Strategic networks are built on relationships, but what type of networker are you? Julia Palmer explains how strategic networking can be your best insurance in a changing world
Nearly every job title I have trained to network over the years has shared the sentiment that they dislike networking.
There is no escaping the fact that the word ‘networking’ has a dirty connotation in business. In my opinion, this is because most people have been taught the wrong way to network or not been taught at all! It is an expectation of each role in some capacity or another, but unfortunately most people fear, dread, or simply avoid it. Worse still are those who feel forced to network and put on a different persona to help them cope, making them quite awkward and sometimes even fake versions of themselves – never nice to meet!
The financial services industry is one of the most networked, but the last few years have seen the gaps widen and the pressure increase. Having worked closely with some of the market’s biggest banks, insurers, mortgage brokers and financial planners, I know only too well how vital relationships are to success. The good news is: by taking a look at how you network and by making changes to be more strategic, you can increase your influence and operate in stronger networks.
There is no doubt that the GFC permanently altered the business environment that we work in, and the rate of change in organisations is only going to increase in the next 18 months. With this in mind, I hope to help shine some positive light on networking and the consequent networks we produce, with a view to helping individuals and organisations get better returns from both.
Apply your networking strategy to all your relationships – organisational, industry, suppliers, stakeholders, clients, community and, of course, personal.
(MODERN-DAY) NETWORKING DEFINED
Networking has a somewhat negative connotation in Australia, mostly due to how it has been undertaken. But this view is changing as people realise the power that lies in having strategic connections that align with their business and personal goals.
Let’s define strategic networking by outlining what it’s NOT:
It’s not just having 500+ friends on a social networking site
It’s not getting as many business cards as you can at a social or business gathering
It’s not about knowing lots of people and wanting to have coffee with all of them
It’s not simply wining and dining clients or prospects through expensive hospitality
It IS about:
Planning and establishing key connections
Knowing the right people – and knowing them well
Building a set of quality two-way relationships – and not simply collecting a large quantity of connections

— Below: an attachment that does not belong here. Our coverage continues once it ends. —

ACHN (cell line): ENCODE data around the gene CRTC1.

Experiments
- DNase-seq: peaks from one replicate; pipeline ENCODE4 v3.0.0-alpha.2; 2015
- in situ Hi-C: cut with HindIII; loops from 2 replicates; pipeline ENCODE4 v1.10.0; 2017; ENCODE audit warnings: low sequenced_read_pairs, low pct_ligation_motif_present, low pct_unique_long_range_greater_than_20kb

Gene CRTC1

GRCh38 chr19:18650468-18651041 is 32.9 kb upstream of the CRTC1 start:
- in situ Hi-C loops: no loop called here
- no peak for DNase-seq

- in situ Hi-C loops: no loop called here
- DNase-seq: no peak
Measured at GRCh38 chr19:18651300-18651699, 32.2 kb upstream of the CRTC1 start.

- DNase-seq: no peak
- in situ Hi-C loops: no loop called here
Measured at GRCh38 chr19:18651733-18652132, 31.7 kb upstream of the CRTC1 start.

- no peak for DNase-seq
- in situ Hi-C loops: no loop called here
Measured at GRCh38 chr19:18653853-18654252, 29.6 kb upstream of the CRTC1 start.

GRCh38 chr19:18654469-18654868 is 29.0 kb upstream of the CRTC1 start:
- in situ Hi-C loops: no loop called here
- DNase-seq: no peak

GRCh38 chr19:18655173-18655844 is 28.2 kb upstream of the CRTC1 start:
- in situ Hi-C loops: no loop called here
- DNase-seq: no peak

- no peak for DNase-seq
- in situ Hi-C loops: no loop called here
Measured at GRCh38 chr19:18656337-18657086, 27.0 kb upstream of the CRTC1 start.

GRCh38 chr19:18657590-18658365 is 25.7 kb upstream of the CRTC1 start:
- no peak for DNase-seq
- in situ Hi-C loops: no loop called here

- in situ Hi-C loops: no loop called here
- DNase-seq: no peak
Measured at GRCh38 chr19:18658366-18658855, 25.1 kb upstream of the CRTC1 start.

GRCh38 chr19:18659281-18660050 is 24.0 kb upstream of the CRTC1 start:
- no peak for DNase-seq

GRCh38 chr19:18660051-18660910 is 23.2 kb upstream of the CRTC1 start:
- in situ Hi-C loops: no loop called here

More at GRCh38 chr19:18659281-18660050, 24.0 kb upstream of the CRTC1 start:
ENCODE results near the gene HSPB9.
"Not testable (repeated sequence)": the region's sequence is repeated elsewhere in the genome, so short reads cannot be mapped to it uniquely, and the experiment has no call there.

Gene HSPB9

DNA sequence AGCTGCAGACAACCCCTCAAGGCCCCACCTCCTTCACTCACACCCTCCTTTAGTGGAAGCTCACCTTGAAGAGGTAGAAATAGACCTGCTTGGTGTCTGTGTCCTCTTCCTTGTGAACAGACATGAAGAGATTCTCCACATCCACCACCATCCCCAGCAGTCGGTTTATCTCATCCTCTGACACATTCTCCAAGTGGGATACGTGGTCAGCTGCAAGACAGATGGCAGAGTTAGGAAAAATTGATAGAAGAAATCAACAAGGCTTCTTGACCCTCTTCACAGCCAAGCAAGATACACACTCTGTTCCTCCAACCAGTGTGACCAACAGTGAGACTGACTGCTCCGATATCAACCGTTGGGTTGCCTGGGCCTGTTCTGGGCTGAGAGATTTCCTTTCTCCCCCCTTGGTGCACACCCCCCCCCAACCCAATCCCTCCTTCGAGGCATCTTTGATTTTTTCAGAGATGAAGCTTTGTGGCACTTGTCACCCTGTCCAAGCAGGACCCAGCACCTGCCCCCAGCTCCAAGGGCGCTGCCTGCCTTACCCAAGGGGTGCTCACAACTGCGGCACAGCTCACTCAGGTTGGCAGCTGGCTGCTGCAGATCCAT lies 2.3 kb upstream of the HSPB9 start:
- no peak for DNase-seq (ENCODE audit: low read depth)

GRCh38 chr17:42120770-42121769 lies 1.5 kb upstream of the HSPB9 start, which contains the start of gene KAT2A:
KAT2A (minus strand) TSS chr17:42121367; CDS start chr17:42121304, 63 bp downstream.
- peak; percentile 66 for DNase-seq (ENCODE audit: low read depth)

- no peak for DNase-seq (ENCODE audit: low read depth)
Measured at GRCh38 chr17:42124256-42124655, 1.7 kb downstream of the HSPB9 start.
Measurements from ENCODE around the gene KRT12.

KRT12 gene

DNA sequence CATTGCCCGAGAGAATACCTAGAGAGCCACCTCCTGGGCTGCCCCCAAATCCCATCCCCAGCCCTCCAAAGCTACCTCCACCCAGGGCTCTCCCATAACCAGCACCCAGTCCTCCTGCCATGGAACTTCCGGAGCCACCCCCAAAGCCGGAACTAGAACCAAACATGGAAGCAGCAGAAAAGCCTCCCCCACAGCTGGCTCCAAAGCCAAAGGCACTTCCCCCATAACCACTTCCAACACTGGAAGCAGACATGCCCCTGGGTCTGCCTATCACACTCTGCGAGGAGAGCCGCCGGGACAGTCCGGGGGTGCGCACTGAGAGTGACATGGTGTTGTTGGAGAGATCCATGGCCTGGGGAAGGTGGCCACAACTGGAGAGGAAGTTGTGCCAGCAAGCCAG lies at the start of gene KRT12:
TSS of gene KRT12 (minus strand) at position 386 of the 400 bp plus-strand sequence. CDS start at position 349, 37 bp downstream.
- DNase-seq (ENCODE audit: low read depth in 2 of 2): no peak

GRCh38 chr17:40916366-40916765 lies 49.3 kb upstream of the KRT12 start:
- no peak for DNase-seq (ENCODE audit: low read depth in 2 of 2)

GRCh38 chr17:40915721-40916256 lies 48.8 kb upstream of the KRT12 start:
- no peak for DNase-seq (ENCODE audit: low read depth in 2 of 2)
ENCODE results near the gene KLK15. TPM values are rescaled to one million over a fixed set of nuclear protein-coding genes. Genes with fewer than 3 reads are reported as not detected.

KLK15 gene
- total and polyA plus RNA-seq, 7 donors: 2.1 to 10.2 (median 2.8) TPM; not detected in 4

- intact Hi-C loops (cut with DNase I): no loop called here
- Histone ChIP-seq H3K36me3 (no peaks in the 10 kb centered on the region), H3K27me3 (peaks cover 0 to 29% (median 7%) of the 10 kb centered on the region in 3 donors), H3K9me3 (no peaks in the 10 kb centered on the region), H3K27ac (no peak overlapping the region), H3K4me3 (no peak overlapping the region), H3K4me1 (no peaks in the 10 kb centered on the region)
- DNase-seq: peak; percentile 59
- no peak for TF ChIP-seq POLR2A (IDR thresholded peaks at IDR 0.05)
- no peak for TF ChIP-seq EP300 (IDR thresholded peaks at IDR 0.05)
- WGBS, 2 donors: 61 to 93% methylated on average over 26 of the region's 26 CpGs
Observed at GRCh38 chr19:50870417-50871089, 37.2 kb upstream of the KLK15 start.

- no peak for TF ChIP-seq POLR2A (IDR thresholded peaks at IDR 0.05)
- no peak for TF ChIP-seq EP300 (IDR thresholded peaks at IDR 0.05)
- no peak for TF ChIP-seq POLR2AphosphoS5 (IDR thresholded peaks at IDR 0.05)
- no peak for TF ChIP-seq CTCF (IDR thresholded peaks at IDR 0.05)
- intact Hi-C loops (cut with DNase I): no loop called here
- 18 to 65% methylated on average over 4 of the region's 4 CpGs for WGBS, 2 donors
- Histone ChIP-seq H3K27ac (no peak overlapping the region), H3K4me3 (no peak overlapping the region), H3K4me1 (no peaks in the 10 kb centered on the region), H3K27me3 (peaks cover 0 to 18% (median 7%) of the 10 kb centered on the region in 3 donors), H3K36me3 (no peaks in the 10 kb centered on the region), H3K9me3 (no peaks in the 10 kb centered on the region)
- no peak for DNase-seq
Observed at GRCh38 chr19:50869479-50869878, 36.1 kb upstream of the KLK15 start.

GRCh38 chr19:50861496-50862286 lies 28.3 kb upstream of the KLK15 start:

Becoming a trusted ally of your connections and becoming a hub – the ‘go to’ person in a network
ARE YOU AND YOUR ORGANISATION RELATIONSHIP-FOCUSED?
The highest-performing companies worldwide are differentiated by their ability to attract, leverage and retain relationships. Networks are more than just your customers; attention must also be given to shareholders, partners, industry, the community, and employees. However, according to research conducted by the Business Networking Academy, 75% of business people admit that their existing networks do not support the results they need, and 99% state they would like specific training on networking and network management.
The questions to consider are:
Is there a gap between your intention and how you are perceived in your relationships?
How conscious or deliberate are you at creating a network that is aligned to your role?
How conscious or deliberate are you at managing a network so that it benefits you and those in it?
Networks are powerful and relationships are important. Combine these two things with thought to the future and you have strategic networks – a strong set of relationships which can deliver mutual value to those involved. Built and maintained with care, strategic networks can then go to the next level, allowing you to potentially leverage the power of other people’s networks.
WHAT TYPE OF NETWORKER ARE YOU?
Given that we all network in some capacity, it pays to look at how you do this and if it is working. Unfortunately, many people have been taught the wrong skills and may spend a considerable amount of time and effort with no return. On the flip side, we all know someone who is a ‘born’ networker as well. Start by identifying where you fit and then look at the steps you can take to improve (see Diagram below).
BENEFITS OF A STRATEGIC NETWORK
There is a growing body of research that correlates the importance of relationships with business outcomes. Let’s face it, every time you interact with someone (potentially new or existing to your network) you can either build or lose credibility. The approach you take directly impacts the quality of the networks at your disposal.
A strategic network will give you access to people with knowledge and authority. As you build relationships with these people, you will build your own knowledge and also gain authority by association.
A strategic network will deliver you introductions, referrals and endorsements which wil l lift you above the commodity debate. But you’ll need to deliver real value.
A strategic network will help build your personal brand and allow you to be introduced as an authority, someone who delivers on commitments, as someone worthy of doing business with.
In today’s ever-changing world, this is the best insurance against the winds of change any individual can invest in. Your very livelihood depends not only on what you know – but who you know, who knows you, and even more importantly, who is promoting you.
Julia Palmer is a respected networking strategist and chief executive of the Business Networking Academy, providing training to create and manage networks that work. To learn more, visit juliapalmer.com and businessnetworkingacademy.com.au